I don’t think a Terminator movie (at least a good one) could work as PG-13, Look what to Robocop when it was dumbed down. Counter to my own point I will admit that was certainly not the only reason the franchise went downhill. I just don’t think some things should be dumbed down. Alternatively, making the release PG-13 and then the DVD unrated does sound like a good marketing tactic. Another possibility could be rereleaseing the film with a different rating? But I don’t know the costs of doing it, might not justify the expense. Or two simultaneous releases, each with a different rating, but that one would be far too complicated I’m sure.

  • “…an even greater tendency for studios to shy away from spending decent money on anything deemed remotely ‘adult’.”

    The older I get, the less I buy the idea that you need graphic content to make a great ‘adult’ movie. I’ve been watching a lot of TCM the last year, and I’ve seen a lot of films from the ’30s and ’40s that I consider more adult than the vast majority of R rated movies made today. As for spending “decent money”…I’m not sure what that means. You can’t make a decent movie for fifty or seventy-five million dollars?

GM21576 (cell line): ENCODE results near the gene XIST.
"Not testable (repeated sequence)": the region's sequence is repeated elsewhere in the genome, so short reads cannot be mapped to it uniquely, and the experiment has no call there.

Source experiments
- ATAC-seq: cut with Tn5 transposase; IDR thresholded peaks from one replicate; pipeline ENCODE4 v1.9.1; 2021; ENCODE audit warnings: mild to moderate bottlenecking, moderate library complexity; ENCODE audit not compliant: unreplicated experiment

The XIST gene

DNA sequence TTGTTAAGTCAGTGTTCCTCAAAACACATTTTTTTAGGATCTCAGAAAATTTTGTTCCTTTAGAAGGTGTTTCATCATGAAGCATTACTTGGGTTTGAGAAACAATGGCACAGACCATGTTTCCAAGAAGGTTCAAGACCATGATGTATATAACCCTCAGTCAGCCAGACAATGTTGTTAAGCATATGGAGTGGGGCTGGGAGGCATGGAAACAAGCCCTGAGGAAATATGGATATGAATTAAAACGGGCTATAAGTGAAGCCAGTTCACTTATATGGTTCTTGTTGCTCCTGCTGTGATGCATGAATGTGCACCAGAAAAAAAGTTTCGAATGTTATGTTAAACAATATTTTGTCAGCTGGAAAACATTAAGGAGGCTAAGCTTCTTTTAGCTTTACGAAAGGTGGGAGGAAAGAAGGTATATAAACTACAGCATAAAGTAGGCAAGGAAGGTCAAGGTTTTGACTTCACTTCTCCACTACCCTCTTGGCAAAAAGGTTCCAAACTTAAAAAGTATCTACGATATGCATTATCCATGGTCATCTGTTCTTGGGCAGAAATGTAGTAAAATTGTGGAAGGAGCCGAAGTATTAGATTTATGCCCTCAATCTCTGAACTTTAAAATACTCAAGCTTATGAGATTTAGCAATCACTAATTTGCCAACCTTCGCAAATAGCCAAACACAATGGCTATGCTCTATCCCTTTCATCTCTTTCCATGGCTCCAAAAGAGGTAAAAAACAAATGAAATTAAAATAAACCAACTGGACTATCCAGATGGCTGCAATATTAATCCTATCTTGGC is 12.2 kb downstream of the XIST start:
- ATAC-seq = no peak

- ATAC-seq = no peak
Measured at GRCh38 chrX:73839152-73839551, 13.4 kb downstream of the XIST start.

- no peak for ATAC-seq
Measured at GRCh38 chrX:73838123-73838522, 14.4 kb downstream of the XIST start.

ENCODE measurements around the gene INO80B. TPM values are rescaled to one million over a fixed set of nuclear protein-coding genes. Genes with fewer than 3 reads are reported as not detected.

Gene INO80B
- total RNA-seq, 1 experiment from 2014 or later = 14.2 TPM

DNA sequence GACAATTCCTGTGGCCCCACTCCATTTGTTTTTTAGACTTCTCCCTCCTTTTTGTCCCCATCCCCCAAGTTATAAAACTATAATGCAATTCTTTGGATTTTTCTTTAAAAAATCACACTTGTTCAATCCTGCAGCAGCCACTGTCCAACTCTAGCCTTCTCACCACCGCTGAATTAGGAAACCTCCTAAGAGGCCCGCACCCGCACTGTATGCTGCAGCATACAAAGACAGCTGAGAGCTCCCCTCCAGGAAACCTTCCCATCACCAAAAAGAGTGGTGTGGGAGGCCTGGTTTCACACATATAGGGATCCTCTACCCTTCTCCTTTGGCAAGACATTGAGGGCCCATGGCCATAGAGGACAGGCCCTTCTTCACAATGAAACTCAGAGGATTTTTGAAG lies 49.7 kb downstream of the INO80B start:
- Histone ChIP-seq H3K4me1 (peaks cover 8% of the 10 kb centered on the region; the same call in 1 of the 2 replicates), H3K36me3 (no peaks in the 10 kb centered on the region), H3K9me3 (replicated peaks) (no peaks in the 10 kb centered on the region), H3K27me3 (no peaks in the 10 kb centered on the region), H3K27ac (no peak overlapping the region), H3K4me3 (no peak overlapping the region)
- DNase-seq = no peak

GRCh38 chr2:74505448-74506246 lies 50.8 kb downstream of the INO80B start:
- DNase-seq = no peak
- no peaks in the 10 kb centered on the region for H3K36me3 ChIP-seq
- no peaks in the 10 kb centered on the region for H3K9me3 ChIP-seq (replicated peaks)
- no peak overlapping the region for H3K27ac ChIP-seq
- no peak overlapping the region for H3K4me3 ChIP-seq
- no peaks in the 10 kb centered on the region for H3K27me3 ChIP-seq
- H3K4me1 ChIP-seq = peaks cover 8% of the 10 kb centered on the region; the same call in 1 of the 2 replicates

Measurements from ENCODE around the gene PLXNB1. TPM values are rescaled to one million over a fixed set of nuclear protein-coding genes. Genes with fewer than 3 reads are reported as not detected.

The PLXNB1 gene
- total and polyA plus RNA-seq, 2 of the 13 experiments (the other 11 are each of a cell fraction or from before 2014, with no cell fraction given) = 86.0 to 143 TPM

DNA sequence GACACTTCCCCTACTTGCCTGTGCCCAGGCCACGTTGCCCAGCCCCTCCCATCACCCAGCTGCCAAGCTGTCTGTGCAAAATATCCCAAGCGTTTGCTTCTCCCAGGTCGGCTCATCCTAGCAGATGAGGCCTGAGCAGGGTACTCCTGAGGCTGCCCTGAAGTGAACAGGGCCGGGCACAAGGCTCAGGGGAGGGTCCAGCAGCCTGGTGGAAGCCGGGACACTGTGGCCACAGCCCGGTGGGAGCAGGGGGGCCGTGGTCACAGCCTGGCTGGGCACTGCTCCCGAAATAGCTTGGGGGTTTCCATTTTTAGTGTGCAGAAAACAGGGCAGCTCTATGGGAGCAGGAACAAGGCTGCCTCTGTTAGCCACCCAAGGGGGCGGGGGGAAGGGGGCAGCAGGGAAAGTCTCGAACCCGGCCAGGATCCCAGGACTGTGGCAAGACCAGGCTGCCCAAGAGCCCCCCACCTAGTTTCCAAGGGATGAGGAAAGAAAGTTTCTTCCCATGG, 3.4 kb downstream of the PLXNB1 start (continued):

On a similar note, I also disagree with Marsden. Robocop being dumbed down is a separate issue than it having its violence deemphasized, and a PG-13 Terminator movie most certainly can work if it’s, what’s the word…good.